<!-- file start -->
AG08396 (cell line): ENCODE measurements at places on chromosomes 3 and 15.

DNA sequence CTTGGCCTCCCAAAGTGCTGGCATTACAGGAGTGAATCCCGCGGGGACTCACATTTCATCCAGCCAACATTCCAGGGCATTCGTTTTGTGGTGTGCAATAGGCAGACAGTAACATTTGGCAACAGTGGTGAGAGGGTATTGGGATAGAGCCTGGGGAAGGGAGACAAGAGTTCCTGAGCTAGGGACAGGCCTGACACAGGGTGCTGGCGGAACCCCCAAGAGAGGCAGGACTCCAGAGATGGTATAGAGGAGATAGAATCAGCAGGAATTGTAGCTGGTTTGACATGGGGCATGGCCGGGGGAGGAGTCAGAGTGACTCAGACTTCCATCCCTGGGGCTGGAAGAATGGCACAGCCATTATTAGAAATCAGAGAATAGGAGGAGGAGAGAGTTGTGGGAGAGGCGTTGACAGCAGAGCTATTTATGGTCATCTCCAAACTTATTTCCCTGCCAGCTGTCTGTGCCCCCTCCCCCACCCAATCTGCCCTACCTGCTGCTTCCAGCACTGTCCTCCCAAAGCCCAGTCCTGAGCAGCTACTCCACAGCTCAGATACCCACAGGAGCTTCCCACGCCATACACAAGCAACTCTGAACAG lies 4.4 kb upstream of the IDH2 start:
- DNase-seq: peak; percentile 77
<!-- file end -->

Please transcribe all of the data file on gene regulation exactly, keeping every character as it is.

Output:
AG08396 (cell line): ENCODE measurements at places on chromosomes 3 and 15.

DNA sequence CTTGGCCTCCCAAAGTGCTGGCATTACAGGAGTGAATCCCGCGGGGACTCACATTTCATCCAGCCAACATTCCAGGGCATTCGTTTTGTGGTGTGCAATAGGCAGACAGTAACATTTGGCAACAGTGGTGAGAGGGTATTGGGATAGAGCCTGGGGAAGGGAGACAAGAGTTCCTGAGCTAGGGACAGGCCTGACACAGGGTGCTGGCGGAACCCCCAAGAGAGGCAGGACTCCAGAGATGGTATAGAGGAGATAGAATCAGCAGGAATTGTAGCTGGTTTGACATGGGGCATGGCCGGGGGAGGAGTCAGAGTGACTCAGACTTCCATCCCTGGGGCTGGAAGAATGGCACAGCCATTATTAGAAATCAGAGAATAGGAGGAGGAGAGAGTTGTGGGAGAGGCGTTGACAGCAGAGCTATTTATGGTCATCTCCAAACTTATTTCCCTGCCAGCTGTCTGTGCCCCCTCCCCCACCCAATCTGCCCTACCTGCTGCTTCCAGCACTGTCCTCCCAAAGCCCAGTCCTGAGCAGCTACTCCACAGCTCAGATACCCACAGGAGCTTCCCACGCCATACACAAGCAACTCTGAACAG lies 4.4 kb upstream of the IDH2 start:
- DNase-seq: peak; percentile 77